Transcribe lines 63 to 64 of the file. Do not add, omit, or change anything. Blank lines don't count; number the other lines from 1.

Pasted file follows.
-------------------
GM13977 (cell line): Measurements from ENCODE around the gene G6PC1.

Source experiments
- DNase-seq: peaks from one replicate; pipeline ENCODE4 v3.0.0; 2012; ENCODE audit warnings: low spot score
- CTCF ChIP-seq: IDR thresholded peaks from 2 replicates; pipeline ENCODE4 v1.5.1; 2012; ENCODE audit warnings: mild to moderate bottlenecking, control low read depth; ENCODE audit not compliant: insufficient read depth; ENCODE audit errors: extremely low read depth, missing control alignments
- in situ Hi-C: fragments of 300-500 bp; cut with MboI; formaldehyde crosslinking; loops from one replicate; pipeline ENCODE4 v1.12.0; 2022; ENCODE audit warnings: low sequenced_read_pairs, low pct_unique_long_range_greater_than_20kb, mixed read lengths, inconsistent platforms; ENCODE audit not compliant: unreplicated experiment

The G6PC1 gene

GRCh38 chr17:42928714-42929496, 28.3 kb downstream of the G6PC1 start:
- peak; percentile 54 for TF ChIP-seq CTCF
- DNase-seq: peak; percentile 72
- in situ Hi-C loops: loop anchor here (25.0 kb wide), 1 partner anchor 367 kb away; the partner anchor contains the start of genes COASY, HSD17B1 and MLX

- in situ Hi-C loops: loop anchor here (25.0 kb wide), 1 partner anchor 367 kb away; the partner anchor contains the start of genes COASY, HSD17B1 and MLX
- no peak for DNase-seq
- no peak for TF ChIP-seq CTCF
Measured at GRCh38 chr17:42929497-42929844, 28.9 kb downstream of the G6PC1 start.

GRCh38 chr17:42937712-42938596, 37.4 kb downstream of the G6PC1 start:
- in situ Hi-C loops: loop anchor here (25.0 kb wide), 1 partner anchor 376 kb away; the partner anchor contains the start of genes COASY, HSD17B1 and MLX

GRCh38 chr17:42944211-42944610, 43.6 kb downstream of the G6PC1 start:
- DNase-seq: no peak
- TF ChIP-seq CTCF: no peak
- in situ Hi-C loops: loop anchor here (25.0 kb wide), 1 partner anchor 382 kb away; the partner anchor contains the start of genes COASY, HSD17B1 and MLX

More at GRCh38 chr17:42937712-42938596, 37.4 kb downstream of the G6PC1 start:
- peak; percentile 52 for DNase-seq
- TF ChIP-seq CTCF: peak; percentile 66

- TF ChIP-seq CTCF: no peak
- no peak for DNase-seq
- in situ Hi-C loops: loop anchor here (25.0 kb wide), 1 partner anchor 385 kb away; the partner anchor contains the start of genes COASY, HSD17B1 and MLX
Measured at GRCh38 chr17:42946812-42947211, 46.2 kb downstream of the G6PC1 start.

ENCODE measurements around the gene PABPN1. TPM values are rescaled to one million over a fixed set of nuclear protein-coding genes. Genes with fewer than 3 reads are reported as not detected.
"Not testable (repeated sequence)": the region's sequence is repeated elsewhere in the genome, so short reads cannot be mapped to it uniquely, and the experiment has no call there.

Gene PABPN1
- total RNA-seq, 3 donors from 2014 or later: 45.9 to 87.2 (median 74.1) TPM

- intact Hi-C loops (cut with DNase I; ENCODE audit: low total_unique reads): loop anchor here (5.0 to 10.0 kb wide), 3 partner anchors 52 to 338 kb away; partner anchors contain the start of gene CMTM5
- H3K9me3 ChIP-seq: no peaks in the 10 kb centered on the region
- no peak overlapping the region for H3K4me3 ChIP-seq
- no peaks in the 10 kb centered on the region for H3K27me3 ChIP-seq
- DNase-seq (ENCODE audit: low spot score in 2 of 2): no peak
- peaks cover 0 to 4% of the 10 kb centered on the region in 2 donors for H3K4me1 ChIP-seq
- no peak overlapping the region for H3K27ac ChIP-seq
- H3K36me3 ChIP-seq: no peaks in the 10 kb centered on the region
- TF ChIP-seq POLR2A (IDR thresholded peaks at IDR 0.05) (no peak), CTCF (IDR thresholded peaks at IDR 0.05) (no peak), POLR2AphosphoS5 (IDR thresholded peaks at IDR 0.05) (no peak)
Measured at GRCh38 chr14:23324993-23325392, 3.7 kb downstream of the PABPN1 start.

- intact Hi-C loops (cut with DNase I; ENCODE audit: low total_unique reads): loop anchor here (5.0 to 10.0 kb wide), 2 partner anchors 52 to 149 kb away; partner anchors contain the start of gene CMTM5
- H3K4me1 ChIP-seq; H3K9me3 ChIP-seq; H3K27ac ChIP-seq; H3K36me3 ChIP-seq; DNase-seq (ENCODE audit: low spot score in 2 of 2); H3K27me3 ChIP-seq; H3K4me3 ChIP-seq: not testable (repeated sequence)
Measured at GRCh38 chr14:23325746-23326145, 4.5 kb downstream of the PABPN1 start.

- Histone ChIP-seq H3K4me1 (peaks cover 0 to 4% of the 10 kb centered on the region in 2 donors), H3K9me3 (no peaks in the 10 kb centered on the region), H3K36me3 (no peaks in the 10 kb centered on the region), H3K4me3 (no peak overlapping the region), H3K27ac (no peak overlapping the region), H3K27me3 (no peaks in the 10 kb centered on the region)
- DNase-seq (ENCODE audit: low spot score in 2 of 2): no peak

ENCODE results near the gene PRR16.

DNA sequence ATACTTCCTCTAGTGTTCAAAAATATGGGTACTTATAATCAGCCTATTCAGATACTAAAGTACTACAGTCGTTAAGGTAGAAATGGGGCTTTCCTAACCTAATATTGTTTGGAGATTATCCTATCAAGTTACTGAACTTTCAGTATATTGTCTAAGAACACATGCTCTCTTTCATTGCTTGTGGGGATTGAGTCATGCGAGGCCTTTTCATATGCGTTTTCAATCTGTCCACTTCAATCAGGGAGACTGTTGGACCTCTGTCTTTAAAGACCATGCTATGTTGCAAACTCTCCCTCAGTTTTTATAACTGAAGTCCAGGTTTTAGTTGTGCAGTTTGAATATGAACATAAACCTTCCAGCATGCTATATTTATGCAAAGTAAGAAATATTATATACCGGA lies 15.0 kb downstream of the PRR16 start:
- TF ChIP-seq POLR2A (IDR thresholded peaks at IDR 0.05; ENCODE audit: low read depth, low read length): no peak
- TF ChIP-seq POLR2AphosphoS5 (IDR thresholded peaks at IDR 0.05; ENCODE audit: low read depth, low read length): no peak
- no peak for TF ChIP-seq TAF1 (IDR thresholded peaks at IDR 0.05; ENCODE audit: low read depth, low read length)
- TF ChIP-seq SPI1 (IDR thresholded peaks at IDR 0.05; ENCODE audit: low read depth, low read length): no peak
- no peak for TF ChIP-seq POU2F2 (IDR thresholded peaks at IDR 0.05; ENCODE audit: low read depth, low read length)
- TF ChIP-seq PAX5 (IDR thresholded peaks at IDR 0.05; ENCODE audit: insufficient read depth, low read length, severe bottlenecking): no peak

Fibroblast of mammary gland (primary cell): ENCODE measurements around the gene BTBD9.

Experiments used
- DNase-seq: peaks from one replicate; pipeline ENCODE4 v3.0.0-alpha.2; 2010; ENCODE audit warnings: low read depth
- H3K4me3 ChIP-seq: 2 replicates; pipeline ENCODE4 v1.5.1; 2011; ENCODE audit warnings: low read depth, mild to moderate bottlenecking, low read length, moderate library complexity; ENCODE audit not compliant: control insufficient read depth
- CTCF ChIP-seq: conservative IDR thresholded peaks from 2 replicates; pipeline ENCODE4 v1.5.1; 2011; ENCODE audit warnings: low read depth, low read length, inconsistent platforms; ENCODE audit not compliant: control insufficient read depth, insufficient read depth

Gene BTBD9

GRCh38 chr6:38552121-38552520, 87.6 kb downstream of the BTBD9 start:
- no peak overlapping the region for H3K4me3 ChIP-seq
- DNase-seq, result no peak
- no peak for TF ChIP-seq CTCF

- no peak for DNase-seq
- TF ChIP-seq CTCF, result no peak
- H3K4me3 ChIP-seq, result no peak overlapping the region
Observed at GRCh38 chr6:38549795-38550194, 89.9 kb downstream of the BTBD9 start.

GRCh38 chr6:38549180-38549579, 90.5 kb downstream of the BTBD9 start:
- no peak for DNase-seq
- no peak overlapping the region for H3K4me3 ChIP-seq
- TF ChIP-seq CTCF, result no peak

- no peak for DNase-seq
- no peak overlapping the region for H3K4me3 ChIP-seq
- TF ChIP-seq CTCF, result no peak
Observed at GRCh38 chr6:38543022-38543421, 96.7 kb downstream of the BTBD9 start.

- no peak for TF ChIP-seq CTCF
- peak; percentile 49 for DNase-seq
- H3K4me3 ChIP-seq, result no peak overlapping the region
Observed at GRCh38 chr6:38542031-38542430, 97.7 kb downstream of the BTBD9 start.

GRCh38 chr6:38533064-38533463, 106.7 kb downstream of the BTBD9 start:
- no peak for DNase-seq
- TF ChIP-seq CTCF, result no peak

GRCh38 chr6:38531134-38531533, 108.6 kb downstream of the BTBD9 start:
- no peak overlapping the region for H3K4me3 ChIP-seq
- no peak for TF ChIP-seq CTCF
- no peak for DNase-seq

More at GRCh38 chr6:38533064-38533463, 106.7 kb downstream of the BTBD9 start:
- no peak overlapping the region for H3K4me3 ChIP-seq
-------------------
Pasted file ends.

- DNase-seq, result no peak
- no peak for TF ChIP-seq CTCF